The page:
Weathering the crises
Khaled Al Shogran- The Jordan Times
It is rare indeed to see any region in the world that is as geopolitically and geo-strategically important as the Middle East. This reality makes the region a centre of attraction of the international powers. In addition to its abundant oil and gas resources, the strength of the Middle East lies in its location as a place where all world’s cultures, religions and civilisations meet. The political and economic importance of the Middle East makes it a significant link between the West and the East.
From ancient times till today, the great powers has vied to bring the Middle East under their sphere of influence through direct occupation with boots and fleets or through establishing permanent military bases.
In fact, the great powers’ competition has made the Middle East an arena of conflicts and confrontations that serve their interests. The military mobilisation and political alliances against the supposed enemies and proxy wars have turned the region into an open arms market. However, the interests of the people of the region and their right to a decent life or development and peace are absent in these political calculations and competition.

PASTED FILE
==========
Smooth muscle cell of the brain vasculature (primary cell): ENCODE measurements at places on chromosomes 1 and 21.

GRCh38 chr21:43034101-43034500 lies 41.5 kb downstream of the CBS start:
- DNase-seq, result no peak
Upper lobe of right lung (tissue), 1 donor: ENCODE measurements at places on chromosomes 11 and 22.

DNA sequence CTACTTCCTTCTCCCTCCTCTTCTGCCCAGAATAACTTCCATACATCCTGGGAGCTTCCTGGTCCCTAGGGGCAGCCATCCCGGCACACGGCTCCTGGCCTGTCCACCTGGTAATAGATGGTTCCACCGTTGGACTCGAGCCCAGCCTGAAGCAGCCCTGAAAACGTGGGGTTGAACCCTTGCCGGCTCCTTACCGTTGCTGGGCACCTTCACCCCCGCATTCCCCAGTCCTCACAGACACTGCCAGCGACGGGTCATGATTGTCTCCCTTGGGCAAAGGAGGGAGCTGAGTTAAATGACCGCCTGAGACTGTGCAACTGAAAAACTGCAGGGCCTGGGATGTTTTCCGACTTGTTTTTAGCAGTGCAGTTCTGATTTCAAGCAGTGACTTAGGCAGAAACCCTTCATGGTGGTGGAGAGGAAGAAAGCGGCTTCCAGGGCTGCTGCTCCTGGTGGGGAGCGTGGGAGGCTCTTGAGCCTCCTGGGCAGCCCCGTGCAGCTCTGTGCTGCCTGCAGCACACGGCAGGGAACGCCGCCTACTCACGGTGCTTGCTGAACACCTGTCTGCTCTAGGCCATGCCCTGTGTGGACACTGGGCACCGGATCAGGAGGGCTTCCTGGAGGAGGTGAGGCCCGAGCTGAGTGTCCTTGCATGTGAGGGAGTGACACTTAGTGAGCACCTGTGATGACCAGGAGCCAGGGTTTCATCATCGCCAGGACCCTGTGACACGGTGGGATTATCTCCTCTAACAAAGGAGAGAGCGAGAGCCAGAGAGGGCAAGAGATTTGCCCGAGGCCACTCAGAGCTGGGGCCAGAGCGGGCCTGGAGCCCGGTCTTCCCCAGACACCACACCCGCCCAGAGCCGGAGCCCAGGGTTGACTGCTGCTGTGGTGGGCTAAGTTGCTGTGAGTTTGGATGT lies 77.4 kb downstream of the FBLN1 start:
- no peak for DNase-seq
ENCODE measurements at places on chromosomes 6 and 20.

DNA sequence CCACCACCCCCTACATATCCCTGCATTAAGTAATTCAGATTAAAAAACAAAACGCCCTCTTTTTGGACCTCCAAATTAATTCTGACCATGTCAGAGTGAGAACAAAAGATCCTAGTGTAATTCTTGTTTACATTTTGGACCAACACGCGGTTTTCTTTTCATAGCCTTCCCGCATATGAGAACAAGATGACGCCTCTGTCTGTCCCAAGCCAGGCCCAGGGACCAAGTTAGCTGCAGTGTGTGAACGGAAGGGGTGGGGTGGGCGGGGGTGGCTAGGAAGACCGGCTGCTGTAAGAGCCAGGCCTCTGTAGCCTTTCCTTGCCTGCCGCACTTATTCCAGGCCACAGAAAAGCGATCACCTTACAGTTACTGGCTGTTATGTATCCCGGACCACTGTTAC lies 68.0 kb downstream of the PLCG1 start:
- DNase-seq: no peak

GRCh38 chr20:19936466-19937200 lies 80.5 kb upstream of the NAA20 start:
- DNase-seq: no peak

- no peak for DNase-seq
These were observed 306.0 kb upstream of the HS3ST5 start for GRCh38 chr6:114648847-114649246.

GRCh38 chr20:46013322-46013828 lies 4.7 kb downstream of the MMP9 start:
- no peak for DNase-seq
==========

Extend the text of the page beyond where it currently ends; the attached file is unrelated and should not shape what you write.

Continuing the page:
Aspects of instability resulting from the superpowers’ competition for hegemony over the Middle East has brought with it many factors that negatively affected Jordan. The most important of which is that it affected the country’s exports and imports, as well as trade and the flow of Jordanian products into Iraq, Syria, Lebanon and Europe.
The Saudi-Qatari rift has also affected Jordan’s exports and imports. The Kingdom has also suffered from several waves of forced migration due to conflicts and wars in the region, which constitute a major pressure on the country’s economy, the provision of services, infrastructure and security. Its continuation will definitely affect the country’s demography and development plans.